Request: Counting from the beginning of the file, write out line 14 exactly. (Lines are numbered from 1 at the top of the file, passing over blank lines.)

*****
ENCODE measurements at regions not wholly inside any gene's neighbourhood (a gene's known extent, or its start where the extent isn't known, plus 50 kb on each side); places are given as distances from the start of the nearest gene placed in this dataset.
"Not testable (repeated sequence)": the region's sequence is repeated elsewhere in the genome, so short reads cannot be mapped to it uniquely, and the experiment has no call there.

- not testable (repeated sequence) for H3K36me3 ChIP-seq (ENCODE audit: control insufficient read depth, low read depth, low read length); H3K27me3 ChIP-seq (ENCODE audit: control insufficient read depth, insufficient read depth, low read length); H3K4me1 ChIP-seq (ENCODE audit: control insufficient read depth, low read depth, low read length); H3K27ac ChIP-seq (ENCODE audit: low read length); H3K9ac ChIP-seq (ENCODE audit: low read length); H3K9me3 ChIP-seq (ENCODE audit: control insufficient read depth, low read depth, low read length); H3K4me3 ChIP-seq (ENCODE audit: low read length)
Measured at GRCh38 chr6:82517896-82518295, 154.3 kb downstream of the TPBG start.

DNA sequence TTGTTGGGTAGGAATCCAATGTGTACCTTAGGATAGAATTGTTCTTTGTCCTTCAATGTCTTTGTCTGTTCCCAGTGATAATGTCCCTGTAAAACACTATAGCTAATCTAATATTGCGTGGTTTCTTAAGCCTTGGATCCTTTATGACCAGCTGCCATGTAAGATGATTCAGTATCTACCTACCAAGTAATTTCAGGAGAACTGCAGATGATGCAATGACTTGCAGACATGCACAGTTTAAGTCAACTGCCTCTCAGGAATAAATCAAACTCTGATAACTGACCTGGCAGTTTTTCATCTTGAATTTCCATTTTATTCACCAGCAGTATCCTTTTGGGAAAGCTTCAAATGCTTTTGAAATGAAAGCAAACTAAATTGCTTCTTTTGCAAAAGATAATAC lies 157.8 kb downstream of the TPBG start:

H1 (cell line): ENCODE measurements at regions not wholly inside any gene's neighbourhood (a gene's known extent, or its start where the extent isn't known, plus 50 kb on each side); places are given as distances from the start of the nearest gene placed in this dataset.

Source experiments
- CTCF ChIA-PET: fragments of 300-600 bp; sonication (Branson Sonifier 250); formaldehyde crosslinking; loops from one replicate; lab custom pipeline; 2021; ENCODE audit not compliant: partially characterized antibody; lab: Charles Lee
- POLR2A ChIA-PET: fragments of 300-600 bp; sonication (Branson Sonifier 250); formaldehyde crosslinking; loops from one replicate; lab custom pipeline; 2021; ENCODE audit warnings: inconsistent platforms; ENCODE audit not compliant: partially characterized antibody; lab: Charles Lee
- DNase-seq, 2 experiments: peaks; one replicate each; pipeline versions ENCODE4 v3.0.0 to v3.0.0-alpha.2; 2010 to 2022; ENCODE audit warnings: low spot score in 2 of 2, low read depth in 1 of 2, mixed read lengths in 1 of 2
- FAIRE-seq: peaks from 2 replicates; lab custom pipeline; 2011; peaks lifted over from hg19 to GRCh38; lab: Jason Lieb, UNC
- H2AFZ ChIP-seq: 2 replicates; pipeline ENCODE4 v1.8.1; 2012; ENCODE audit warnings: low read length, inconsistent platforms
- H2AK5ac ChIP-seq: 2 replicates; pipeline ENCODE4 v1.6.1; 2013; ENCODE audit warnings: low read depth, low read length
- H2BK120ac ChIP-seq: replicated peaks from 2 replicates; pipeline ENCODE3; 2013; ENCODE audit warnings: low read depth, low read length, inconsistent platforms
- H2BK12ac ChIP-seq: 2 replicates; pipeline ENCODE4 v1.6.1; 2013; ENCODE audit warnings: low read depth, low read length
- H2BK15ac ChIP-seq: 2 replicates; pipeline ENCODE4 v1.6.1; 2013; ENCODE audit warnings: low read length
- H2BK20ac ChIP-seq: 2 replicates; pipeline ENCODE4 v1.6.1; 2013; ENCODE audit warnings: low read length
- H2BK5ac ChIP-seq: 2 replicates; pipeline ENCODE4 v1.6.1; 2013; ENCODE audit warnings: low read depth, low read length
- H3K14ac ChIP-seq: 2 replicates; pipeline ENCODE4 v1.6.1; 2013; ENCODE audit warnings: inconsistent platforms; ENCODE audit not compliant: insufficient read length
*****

- H2BK120ac ChIP-seq: replicated peaks from 2 replicates; pipeline ENCODE3; 2013; ENCODE audit warnings: low read depth, low read length, inconsistent platforms